If you are looking for a presentation on a no-fee basis, I know a local primary school got a garda in to talk to the students who was really good, and the fact that he was in uniform added to the drama!
best wishes,
Frank ÓTormaigh responded:

We had John Wills in recently to speak with kids, parents and teachers. Thought he was very good.

Previously on this page I had the following recommended speakers:
Fabulous fellow named Simon Finch doing great things!! On twitter as @simfin Mary
He has a website/blog here:
"I'd recommend Pat Seaver, Head of ICT at Pobalscoil Neasáin"
Peter McCabe recommended pat on the CESI list.
Pat Courney the Anti Bullying Officer from the national SPHE office. He is recommended as having done some excellent training sessions with school staff
Contact details are on this web page:

"We can offer a speaker on this from Barnardos, his name is John Wills and he has been to many schools about this subject."
Imelda Graham of bernardo's
Telephone 01 453 0355
Fax 01 453 0300

Last year as part of a review of our AUP we invited the National
Parents Council to speak If any school is thinking of going down the line of parents training
or an information evening I would recommend this course. More info

Online Resources

Get the evidence: this site from Simon Lewis has an animation showing how to copy and save onscreen evidence of bullying.
With most mobile phones it is also posible to capture the screen. Here are instructions for some of the morepopular models at the moment (Nov. 2012)
iPhone: while holding down the Home button, press the on/off button briefly to take screenshot
iPad: press Home & On/Off buttons at same time
Samsung S2: same as iPhone
Samsung S3: press & hold power & home buttons for 2 seconds
Sony Xperia phones: press power & volume down buttons at same time
HTCs (most models): Hold down power button & press home key to take screenshot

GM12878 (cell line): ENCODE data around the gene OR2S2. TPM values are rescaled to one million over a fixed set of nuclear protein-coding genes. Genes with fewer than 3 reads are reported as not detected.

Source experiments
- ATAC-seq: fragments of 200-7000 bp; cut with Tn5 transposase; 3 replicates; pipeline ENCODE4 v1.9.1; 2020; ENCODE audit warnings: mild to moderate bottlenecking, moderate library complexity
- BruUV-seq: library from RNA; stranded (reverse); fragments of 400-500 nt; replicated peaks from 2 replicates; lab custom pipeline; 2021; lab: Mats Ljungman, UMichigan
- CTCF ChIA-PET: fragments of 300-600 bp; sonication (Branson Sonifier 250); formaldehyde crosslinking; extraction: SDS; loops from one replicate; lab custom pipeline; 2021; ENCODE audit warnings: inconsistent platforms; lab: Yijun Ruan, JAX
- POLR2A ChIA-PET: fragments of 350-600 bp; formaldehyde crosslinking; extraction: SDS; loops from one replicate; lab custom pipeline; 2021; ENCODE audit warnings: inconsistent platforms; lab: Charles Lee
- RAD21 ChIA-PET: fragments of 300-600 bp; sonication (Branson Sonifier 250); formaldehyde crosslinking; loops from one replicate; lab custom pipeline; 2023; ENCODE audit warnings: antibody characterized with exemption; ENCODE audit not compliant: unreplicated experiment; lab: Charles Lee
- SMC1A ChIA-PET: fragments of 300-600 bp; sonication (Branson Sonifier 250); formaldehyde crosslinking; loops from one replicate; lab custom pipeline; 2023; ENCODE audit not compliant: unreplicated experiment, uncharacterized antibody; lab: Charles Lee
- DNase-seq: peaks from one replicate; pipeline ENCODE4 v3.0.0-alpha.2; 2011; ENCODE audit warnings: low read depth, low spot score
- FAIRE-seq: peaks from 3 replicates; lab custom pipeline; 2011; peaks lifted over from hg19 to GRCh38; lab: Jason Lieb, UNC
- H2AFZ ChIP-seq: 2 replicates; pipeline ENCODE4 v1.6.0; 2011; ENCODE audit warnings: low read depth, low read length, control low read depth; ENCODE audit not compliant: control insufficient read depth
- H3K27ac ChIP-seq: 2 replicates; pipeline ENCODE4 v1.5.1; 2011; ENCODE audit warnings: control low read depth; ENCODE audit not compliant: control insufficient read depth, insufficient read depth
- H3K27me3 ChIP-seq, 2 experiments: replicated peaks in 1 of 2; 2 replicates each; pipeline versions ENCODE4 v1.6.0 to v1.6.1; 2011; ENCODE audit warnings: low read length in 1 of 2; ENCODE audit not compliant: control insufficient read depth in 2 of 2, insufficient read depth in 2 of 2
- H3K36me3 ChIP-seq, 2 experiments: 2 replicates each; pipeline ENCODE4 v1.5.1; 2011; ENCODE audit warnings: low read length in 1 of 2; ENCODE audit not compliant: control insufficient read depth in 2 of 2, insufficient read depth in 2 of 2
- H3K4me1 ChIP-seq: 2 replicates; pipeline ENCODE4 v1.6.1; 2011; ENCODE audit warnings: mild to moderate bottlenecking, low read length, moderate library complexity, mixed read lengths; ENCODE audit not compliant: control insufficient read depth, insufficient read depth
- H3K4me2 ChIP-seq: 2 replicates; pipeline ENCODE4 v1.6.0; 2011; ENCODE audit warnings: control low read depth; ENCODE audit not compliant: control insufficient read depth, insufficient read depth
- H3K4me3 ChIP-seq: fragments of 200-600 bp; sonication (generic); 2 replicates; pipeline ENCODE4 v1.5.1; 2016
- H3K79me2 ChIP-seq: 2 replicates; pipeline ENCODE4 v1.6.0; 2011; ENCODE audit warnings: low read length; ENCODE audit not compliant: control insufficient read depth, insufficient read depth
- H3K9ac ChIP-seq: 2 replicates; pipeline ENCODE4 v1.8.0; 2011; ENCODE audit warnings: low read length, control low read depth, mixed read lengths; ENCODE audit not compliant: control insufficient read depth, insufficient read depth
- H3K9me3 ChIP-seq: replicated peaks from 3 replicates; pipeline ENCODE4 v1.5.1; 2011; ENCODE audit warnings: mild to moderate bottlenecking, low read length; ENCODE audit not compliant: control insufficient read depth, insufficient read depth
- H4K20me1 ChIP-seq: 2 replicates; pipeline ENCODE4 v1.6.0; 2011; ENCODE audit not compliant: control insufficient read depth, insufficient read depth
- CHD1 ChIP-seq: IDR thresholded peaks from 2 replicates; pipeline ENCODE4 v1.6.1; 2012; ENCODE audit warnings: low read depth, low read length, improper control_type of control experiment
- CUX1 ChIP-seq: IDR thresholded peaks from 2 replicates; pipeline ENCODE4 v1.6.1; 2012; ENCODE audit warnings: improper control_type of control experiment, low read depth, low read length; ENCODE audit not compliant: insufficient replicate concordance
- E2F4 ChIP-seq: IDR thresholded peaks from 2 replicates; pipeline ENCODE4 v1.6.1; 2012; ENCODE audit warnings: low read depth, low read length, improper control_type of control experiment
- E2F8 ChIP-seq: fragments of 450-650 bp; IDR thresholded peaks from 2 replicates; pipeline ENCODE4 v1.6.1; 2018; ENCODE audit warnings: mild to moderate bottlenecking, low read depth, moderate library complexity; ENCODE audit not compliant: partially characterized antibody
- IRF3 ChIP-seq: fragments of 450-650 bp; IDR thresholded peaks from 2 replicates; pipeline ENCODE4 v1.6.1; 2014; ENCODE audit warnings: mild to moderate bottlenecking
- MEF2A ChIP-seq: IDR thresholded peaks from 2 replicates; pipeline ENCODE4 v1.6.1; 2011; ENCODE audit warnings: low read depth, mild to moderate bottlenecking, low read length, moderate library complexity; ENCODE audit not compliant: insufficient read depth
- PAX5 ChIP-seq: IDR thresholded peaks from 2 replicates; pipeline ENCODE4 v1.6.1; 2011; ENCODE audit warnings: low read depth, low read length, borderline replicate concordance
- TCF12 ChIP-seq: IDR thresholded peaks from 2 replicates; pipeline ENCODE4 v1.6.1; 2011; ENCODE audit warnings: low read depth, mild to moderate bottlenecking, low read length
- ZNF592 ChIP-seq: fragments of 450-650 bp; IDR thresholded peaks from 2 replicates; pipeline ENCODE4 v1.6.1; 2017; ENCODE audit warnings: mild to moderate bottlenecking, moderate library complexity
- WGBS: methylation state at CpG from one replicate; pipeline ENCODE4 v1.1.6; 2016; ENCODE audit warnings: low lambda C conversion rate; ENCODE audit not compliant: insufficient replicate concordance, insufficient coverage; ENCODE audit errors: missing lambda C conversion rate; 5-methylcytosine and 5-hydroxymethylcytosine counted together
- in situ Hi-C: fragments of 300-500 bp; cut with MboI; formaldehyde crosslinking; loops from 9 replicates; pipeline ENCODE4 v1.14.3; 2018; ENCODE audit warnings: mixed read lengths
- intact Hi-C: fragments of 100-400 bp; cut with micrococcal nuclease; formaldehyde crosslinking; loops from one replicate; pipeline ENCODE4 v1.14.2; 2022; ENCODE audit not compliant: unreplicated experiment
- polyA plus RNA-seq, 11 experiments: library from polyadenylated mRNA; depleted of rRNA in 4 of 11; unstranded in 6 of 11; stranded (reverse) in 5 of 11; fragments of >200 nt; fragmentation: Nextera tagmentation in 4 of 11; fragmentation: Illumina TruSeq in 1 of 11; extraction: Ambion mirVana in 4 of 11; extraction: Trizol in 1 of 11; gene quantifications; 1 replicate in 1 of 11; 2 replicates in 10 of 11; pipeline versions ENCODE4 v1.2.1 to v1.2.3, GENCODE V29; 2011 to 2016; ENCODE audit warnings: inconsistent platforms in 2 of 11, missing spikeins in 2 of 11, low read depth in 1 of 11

windows 7 and vista have a snipping tool for screen grabs (with a built in annotating capability
office 2010 has on its insert tab a screen clipping button

Childwatch: Amazing presentations.
A blog post with some interesting links

A link to a guide produced with the help of Facebook on developing a social media policy for schools
Test Link for a Facebook free URL Shorter TES resources for teaching about the issues

With thanks to Imogen Bertin from the CESI list.
IADT do a course on cyberpsychology so they would be worth a prompt
(Mark on the CESI list)

"There was a reasonably good video put together a few years ago by WebWise. ( ) That would probably be worth a look.... it would be an 'outside' voice at any rate."
Conor Galvin (CESI List) Having looked at that site there are some good resources there.

The next two videos are for starting a class discusion. they are short and very good.
Consequences -
And a 'Choose what happens Next' about 'sexting':
A 12 point guide to not being a passive supporter of cyberbullying.
Here is an interesting resource that Neil on the CESI list.found on the web:
This has a "toolkit for students". It also has some good video's with case histories for students to watch, and links to resources for system administrators. Some good recourses from a Canadian site. A good set of resources from Falkirk in Scotland
Finally we have a google doc From Tom Kendall
This could form the basis for a very solid acceptable use policy

Another UK based site. Some Good videos here for starting discussions.